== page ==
The Limassol monastery that was was linked to leprosy in Cyprus

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The Monastery of Panagia Trooditissa is one of the oldest in Cyprus. According to tradition, at around 787 A.D., a monk who fled to Cyprus during the Iconoclastic period settled in a cave, which is known to this day as the 'Cave of Trooditissa.' 

The same tradition attributes the discovery of the cave 200 years later by a shepherd who appears to have been drawn to the area by the glow of a candle burning in front of the icon of the Virgin within the cave. And so, the decision was made to establish a monastery there dedicated to the Virgin. The monastery was completely destroyed in 1585 and rebuilt from scratch. 

In addition to the legends and traditions behind the construction of the monastery, there is also an unknown page from Cyprus's history that is associated with it. Its reconstruction in the 16th century was linked to the spread of leprosy in Cyprus. Dr. Heidenstam, one of the treating physicians involved in the fight against the disease during British rule, presented a report with the first assertations on the extent of leprosy on the island.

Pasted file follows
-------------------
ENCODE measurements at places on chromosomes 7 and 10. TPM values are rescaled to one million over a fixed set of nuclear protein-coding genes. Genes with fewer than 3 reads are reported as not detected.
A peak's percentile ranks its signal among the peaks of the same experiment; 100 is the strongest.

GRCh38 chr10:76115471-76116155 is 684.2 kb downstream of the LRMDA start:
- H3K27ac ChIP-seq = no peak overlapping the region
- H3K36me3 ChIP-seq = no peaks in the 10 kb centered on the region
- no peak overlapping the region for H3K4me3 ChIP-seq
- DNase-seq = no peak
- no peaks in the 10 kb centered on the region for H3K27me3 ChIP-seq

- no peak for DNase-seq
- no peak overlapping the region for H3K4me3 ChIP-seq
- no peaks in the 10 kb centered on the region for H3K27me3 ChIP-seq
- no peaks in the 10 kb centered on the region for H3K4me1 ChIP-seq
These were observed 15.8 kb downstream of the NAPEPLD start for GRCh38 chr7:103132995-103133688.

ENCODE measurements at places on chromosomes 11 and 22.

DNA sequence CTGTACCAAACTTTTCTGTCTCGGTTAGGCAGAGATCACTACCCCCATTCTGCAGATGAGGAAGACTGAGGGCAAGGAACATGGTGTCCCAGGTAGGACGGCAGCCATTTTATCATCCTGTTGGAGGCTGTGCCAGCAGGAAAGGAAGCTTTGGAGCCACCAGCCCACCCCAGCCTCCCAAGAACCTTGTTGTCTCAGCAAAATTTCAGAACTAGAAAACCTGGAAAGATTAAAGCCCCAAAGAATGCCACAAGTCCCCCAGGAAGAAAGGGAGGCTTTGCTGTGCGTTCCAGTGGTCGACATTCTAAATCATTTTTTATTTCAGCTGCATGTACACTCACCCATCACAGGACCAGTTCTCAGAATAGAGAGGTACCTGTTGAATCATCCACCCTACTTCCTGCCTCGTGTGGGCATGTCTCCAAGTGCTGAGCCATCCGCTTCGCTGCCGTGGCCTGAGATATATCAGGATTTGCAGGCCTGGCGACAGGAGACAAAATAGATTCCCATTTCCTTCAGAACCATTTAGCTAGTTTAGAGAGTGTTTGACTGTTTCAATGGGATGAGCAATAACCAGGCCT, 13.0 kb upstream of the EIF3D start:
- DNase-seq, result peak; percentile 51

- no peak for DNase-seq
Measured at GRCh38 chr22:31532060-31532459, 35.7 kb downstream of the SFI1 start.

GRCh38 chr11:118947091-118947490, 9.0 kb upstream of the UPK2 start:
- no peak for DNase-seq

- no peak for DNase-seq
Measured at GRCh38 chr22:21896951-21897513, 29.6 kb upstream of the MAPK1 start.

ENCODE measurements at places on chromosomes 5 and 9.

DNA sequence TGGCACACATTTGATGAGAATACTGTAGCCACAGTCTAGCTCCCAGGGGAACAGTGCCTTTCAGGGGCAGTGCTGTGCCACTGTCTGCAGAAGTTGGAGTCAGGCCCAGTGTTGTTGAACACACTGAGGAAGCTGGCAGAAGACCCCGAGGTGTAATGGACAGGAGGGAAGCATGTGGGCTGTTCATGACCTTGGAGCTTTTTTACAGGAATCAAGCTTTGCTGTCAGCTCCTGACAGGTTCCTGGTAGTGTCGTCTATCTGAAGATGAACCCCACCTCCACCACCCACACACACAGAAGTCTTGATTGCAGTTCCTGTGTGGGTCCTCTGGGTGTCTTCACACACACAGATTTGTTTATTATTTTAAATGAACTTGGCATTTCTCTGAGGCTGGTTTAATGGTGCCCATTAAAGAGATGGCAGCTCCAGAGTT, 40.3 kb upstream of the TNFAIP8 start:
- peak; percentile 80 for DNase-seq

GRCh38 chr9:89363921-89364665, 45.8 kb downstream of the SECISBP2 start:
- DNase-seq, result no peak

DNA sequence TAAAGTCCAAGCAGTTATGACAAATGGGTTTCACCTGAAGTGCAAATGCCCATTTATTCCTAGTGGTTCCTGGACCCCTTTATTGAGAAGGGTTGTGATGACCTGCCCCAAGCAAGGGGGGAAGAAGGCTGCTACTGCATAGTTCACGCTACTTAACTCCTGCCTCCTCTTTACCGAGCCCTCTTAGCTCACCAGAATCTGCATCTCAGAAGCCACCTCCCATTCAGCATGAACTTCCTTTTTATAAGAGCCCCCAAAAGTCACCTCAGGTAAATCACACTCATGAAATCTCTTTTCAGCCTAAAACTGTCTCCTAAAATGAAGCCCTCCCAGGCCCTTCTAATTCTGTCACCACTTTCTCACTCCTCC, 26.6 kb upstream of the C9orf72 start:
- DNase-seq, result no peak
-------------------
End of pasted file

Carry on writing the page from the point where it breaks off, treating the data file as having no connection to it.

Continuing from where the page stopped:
Lepers were marginalized and lived as beggars, as there was no central policy on the disease. The British intervened to handle the issue upon their arrival. 

According to the report, the disease was spread through the pilgrims who arrived at the monastery. This assertion was based on the fact that no reference to the disease had been found in any books prior to the 16th century, while later books did mention it. 

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The doctor noted that the first carriers of the disease were monks, their relavites, and their wider environment. The first cases of leprosy were identified in the mountain villages of Limassol, which gradually spread from village to village, due to the frequent communication between them. 


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